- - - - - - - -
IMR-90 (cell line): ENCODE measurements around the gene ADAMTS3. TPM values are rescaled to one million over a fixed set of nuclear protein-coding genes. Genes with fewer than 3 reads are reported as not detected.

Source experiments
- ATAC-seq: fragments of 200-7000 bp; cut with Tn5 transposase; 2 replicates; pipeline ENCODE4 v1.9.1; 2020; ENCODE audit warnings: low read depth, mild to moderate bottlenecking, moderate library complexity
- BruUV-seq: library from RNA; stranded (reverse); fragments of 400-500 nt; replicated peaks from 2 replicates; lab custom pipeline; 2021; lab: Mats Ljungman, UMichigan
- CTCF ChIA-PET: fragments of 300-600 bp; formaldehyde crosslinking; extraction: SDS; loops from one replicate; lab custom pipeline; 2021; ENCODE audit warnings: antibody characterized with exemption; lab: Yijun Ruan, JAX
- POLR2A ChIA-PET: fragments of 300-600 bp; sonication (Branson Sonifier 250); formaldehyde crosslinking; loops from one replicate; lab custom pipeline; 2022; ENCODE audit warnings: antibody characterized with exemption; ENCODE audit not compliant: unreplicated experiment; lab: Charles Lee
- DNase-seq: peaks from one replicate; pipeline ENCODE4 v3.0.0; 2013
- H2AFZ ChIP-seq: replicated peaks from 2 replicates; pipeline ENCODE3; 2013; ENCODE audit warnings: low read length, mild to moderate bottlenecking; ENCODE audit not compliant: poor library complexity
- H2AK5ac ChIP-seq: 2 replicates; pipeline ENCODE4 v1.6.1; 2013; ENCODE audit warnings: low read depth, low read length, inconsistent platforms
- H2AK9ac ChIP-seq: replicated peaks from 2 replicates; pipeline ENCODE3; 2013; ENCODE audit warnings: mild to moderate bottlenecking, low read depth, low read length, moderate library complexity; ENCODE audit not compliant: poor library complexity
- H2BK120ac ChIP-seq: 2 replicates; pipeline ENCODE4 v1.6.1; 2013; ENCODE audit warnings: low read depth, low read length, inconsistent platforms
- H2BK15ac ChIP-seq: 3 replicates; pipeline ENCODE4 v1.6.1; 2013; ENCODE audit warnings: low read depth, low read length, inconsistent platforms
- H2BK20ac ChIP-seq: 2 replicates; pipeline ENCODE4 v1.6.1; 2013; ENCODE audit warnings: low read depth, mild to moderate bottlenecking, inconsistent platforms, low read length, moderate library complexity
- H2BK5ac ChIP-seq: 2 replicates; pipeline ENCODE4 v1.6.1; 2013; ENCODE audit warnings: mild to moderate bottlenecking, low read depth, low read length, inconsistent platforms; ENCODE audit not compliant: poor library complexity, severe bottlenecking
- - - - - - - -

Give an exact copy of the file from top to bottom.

IMR-90 (cell line): ENCODE measurements around the gene ADAMTS3. TPM values are rescaled to one million over a fixed set of nuclear protein-coding genes. Genes with fewer than 3 reads are reported as not detected.

Source experiments
- ATAC-seq: fragments of 200-7000 bp; cut with Tn5 transposase; 2 replicates; pipeline ENCODE4 v1.9.1; 2020; ENCODE audit warnings: low read depth, mild to moderate bottlenecking, moderate library complexity
- BruUV-seq: library from RNA; stranded (reverse); fragments of 400-500 nt; replicated peaks from 2 replicates; lab custom pipeline; 2021; lab: Mats Ljungman, UMichigan
- CTCF ChIA-PET: fragments of 300-600 bp; formaldehyde crosslinking; extraction: SDS; loops from one replicate; lab custom pipeline; 2021; ENCODE audit warnings: antibody characterized with exemption; lab: Yijun Ruan, JAX
- POLR2A ChIA-PET: fragments of 300-600 bp; sonication (Branson Sonifier 250); formaldehyde crosslinking; loops from one replicate; lab custom pipeline; 2022; ENCODE audit warnings: antibody characterized with exemption; ENCODE audit not compliant: unreplicated experiment; lab: Charles Lee
- DNase-seq: peaks from one replicate; pipeline ENCODE4 v3.0.0; 2013
- H2AFZ ChIP-seq: replicated peaks from 2 replicates; pipeline ENCODE3; 2013; ENCODE audit warnings: low read length, mild to moderate bottlenecking; ENCODE audit not compliant: poor library complexity
- H2AK5ac ChIP-seq: 2 replicates; pipeline ENCODE4 v1.6.1; 2013; ENCODE audit warnings: low read depth, low read length, inconsistent platforms
- H2AK9ac ChIP-seq: replicated peaks from 2 replicates; pipeline ENCODE3; 2013; ENCODE audit warnings: mild to moderate bottlenecking, low read depth, low read length, moderate library complexity; ENCODE audit not compliant: poor library complexity
- H2BK120ac ChIP-seq: 2 replicates; pipeline ENCODE4 v1.6.1; 2013; ENCODE audit warnings: low read depth, low read length, inconsistent platforms
- H2BK15ac ChIP-seq: 3 replicates; pipeline ENCODE4 v1.6.1; 2013; ENCODE audit warnings: low read depth, low read length, inconsistent platforms
- H2BK20ac ChIP-seq: 2 replicates; pipeline ENCODE4 v1.6.1; 2013; ENCODE audit warnings: low read depth, mild to moderate bottlenecking, inconsistent platforms, low read length, moderate library complexity
- H2BK5ac ChIP-seq: 2 replicates; pipeline ENCODE4 v1.6.1; 2013; ENCODE audit warnings: mild to moderate bottlenecking, low read depth, low read length, inconsistent platforms; ENCODE audit not compliant: poor library complexity, severe bottlenecking